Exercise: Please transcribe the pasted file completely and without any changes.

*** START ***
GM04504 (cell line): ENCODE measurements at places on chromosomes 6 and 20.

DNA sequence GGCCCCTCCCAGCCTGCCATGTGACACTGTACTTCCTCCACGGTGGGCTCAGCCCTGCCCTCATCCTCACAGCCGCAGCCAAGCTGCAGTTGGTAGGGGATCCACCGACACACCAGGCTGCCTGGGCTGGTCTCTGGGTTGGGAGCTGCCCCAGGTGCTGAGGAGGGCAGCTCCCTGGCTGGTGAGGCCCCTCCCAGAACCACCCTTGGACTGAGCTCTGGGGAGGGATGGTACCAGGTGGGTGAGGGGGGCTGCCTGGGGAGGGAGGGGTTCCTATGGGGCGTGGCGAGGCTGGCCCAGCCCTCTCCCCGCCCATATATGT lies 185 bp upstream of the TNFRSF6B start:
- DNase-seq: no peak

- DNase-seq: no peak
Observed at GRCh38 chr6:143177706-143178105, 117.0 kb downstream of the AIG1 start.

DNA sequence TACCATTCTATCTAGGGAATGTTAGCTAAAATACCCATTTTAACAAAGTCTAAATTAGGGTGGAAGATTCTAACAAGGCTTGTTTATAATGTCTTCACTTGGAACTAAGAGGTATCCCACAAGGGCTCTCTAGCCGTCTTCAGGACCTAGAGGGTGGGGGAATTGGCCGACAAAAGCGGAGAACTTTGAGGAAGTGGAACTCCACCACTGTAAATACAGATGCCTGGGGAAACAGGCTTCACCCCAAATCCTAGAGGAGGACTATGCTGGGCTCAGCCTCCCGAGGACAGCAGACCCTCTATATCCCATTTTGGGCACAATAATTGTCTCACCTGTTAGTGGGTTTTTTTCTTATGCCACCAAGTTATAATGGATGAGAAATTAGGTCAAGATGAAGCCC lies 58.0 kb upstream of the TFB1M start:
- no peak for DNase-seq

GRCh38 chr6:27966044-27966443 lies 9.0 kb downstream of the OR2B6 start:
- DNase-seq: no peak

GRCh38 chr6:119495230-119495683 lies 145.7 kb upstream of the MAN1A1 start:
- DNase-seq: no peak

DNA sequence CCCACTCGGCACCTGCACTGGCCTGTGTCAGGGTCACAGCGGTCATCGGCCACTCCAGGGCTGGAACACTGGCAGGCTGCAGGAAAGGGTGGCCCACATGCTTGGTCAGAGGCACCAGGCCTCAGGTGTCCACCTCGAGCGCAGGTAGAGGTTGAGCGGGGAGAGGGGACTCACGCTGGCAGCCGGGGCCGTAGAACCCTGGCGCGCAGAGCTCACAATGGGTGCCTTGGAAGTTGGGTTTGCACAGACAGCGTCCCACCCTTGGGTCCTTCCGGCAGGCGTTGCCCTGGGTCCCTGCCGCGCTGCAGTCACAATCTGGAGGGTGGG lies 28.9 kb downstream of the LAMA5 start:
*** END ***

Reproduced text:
GM04504 (cell line): ENCODE measurements at places on chromosomes 6 and 20.

DNA sequence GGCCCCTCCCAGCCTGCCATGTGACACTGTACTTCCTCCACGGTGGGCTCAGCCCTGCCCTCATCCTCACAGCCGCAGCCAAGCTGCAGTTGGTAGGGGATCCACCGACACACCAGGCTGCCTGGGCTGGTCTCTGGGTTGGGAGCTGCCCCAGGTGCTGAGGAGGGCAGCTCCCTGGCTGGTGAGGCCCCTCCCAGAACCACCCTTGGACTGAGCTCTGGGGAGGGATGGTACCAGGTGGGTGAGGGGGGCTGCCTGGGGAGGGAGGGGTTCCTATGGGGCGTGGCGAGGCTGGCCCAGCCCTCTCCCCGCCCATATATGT lies 185 bp upstream of the TNFRSF6B start:
- DNase-seq: no peak

- DNase-seq: no peak
Observed at GRCh38 chr6:143177706-143178105, 117.0 kb downstream of the AIG1 start.

DNA sequence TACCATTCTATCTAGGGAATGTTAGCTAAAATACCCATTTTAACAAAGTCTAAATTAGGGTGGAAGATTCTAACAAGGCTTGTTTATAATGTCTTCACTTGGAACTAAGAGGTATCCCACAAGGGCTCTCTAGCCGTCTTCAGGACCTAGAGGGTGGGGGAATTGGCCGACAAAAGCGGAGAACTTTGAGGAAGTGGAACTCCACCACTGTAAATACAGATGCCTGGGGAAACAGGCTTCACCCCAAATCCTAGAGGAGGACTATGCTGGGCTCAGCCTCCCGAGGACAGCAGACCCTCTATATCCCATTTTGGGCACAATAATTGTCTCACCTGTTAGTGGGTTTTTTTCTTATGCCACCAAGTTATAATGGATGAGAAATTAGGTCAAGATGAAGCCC lies 58.0 kb upstream of the TFB1M start:
- no peak for DNase-seq

GRCh38 chr6:27966044-27966443 lies 9.0 kb downstream of the OR2B6 start:
- DNase-seq: no peak

GRCh38 chr6:119495230-119495683 lies 145.7 kb upstream of the MAN1A1 start:
- DNase-seq: no peak

DNA sequence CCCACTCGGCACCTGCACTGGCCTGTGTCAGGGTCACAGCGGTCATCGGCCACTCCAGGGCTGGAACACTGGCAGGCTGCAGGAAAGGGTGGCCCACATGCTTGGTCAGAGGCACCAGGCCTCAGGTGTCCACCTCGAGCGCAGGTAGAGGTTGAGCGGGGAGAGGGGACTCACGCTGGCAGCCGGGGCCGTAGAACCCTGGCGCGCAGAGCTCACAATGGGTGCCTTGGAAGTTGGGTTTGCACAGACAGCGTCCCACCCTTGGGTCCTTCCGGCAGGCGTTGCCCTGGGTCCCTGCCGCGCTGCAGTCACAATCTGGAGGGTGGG lies 28.9 kb downstream of the LAMA5 start: